NEW YORK -- Peyton Manning turns 38 years old next month, an age that seems more ancient than it did just a few days ago.
Manning accomplished something the past two seasons that, with one more step Sunday, could have forever stamped him as the greatest quarterback.
Instead, when Manning took that step at MetLife Stadium, he and his Denver Broncos fell flat on their faces in Super Bowl XLVIII, getting creamed by the Seattle Seahawks, 43-8.
It left Manning's record 1-2 in Super Bowls and 11-12 in the postseason, and that, according to a reputation expert, will not help his legacy.
"He's challenged historically in the postseason with an 11-12 record now," said Eric Schiffer of Reputation Management Consultants in Irvine, Calif. "In the regular season, he's one of the best of all time, certainly top five. The facts speak louder than everything for reputations in sports. He can still control the facts if he is in shoulder pads and a helmet."
Manning has said he is not ready to retire from football so, barring injury, he will play again next season. But his opportunities to win a second Super Bowl are diminished by his age.
For a quarterback operating on a five-year, $96 million contract that will have paid him close to $60 million guaranteed through next season, losing a few million by losing the Super Bowl likely hurts far less than missing out on another ring. But he might have reaped a bonanza.
"You're talking in excess of [$5 million to $10 million] because of how well he performed this season," said Schiffer, whose company represents many sports celebrities. "Had he won that game Sunday, it probably would have set records. It just would have been a flawless, perfect season."
Manning missed the 2011 season with the Indianapolis Colts -- where he was 1-1 in Super Bowls -- after four neck surgeries, then moved on to revive the Denver Broncos as a viable Super Bowl team in 2012 and 2013.
He threw for more touchdowns (55) this season than anyone has and led a team into his third Super Bowl in the publicity mecca of the world, metropolitan New York.
But then Manning and the Broncos were swallowed up by Seattle's Legion of Boom defense, and the script changed. He still is not seen as a big-game quarterback like Tom Brady. And when it comes to Super Bowl rings, he also takes a back seat to Brady, his longtime antagonist who has three rings, and his little brother Eli Manning, who has two.
"He is not going to win the best [postseason] quarterback when he has to go visit his family for Thanksgiving, that's for sure," Schiffer said.
The hit to Manning's postseason reputation might have been deflected had he performed well in, say, a 37-34 Denver loss. But, while he did set a Super Bowl record by completing 34 passes, he threw two interceptions -- one returned for a 69-yard touchdown -- and lost a fumble. He threw one touchdown pass in the fourth quarter with Seattle ahead, 36-0.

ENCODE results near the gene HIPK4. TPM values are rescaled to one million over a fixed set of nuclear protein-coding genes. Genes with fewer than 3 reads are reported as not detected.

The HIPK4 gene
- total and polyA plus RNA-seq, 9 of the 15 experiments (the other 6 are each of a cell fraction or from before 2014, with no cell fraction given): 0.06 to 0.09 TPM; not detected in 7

Denver's coach, John Fox, turned a tad angry when he was asked after the game if Manning's greatness was tarnished by his performance Sunday night.
"I can't really say it out loud right here, I'd get in trouble," Fox answered. "Ludicrous would be proper English."
There is no denying that Manning has been one great NFL quarterback and that did not change Sunday night. What also did not change -- and what he would have changed -- is the perception that he is not a big-game quarterback.
"I don't know if you ever really get over it," Manning said of losing in the Super Bowl. "It's a difficult pill to swallow. I think you have to find a way to deal with it and process it."
As for the 35-point loss ...
"It's not embarrassing at all," Manning said. "I never use that word. There are a lot of professional football players in that locker room who put a lot of hard work and effort into being here and playing in that game. The word 'embarrassing' is an insulting word, to tell you the truth."
That word, though, will pop up time and again in Denver and around football to describe the lopsided defeat. Seattle is rightly claiming it has one of the great defenses ever, and the Legion of Boom put on one of the great Super Bowl showings by any defense. It's just that more was expected from one of the game's best quarterbacks than eight points.
"He went up against a tremendous defense that I think any quarterback would have struggled with," Schiffer said. "They were just phenomenal; they remind me of the Ravens and Chicago's defense in the Super Bowl."
Even the great Chicago Bears defense that crushed New England, 46-10, in Super Bowl XX only had to face Tony Eason and Steve Grogan at quarterback for the Patriots. Few have shut down a great quarterback in a championship game the way the Seahawks quieted Manning and the NFL's No. 1 offense Sunday.
They made Manning look older than his soon-to-be 38 years, but Schiffer says it's not too late for him to prove he can still get it done in championships. John Elway won his only two in his final two years with the same Broncos when he was 37 and 38.
"Peyton is not done," Schiffer said. "He still has a team that can come back and next year avenge this performance. This is what he must do to rectify his legacy and to repair his reputation for what is this postseason curse."
Ed Bouchette: firstname.lastname@example.org and Twitter @EdBouchette.